Goal Setting

Setting goals translates the theoretical part – the development of a strategic vision and direction for the development of the company.
In the plane of practical application. Goals are defined results and outcomes that need to be achieved within a specified time frame. The experience of numerous companies and managers shows that in the competitive struggle the winner is the company that sets specific and measurable goals and vigorously pursues their implementation, and those who work under the motto “we will try, and then we will see” and “we will do everything in our power” lose.

A company’s business is guided only by goals that are quantifiable or measurable and contain specific values that need to be achieved. When setting goals, it is necessary to indicate who is responsible for achieving them; it is desirable not to use the words “achieving maximum profits”, “reducing costs”, “increasing efficiency”, “increasing sales”, which do not contain either quantitative or time boundaries. Bill Hewlett, one of the founders of Hewlett-Packard, said: “You can’t control what you can’t measure, … but everything that is measurable can be achieved” [35 p.93]. The precise definition of goals in measurable indicators with the appointment of those responsible for achieving these indicators at a set time, firstly, avoids the dispersion of efforts and determines the actions necessary to implement strategic decisions, and, secondly, contains indicators by which it is possible to judge the productivity and development of the company.

Goals must be set in every area where the result is important. Usually they talk about two key areas – financial activities and strategic activities. Achieving acceptable financial performance is vital, otherwise the financial condition of the organization will cause concern among creditors and shareholders, which will have a bad effect on the financing of new initiatives and threaten the very existence of the company. Achieving strategic goals is necessary to strengthen the competitiveness and position of the company in the market in the long term.

Examples of corporate goals:

General Electric (strategic goals): to become the most competitive company in the world; to be the best in each of our activities; to transfer all the company’s activities to a global scale; work on the Internet, become a global electronic company. McDonald’s (strategic goal) – to achieve one hundred percent customer satisfaction: every customer, in every restaurant, every day; Motorola – Financial Goals: To achieve annual revenue growth of 15% through self-financing; provide an average rate of return on assets at the level of 13-15%; to ensure an average rate of return on share capital at the level of 16-18%; achieve excellent financial reporting performance. Atlas Corporation (strategic goal) – “To become a low-cost medium-sized gold mining company, to produce at least 3735.5 kg of gold per year and to create a reserve of 424.5 tons.” [15 p.68-71, 40].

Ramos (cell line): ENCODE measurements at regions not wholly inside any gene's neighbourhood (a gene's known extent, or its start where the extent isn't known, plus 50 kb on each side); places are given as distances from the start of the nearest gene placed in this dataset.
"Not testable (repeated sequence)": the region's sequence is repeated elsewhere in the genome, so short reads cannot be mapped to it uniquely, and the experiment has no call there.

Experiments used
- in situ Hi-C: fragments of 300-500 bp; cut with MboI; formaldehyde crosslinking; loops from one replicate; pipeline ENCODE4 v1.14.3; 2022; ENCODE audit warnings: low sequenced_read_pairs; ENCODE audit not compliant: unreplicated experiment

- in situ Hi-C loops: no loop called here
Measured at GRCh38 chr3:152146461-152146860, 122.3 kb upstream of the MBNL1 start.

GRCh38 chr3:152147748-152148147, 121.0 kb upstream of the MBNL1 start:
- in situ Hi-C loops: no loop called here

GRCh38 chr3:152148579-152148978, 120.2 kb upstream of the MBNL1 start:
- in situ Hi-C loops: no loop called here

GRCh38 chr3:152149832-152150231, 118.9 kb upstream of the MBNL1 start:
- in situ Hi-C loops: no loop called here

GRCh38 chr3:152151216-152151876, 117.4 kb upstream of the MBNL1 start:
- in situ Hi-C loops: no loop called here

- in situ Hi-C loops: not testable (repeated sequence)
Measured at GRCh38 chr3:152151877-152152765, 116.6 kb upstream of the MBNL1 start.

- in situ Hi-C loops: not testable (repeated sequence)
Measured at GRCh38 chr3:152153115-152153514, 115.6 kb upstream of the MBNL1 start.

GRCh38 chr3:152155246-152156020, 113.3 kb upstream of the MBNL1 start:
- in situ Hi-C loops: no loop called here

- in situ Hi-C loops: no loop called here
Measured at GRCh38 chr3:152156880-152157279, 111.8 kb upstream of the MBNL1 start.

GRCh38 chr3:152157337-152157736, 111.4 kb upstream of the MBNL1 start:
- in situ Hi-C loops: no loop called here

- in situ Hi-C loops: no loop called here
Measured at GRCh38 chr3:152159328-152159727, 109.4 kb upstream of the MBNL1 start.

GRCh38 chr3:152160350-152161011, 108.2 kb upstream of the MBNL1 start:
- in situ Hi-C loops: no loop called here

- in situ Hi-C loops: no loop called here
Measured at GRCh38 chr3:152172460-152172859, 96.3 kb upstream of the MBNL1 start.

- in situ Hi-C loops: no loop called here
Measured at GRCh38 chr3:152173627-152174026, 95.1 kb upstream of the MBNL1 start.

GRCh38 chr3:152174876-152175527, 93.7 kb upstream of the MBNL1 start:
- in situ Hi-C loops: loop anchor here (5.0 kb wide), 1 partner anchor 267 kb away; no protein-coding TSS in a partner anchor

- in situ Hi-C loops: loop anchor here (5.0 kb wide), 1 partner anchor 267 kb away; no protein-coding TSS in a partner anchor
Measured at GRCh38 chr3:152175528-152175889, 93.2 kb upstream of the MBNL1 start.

If a company does not increase its competitiveness and strengthen its position in the market, its achievements and financial stability are highly questionable.

In order to achieve the desired financial and strategic position, objectives in both areas should be defined. Financial objectives are financial results and results of activities, as well as income growth, the level of return on investment, dividend growth, stock price growth, sufficient cash flow, creditworthiness. Strategic objectives are related to increasing competitiveness and improving the market position and can be formulated, for example, as an increase in market share; ahead of competitors in terms of product quality, customer service, innovative developments, costs; improving the company’s reputation; improvement of the situation on the international market; leadership in the technological sphere; use of promising marketing opportunities. Ideally, the struggle for strategic goals contributes to the achievement of good financial results.

Both financial and strategic goals should be short-term and long-term. The short-term goals of the organization are usually ongoing improvements and results; long-term goals make the company think about what actions to take now in order to achieve good results in the future. When choosing between achieving short-term and long-term goals, priority is usually given to the latter. A company rarely succeeds if management focuses only on short-term goals [15 pp. 38–40].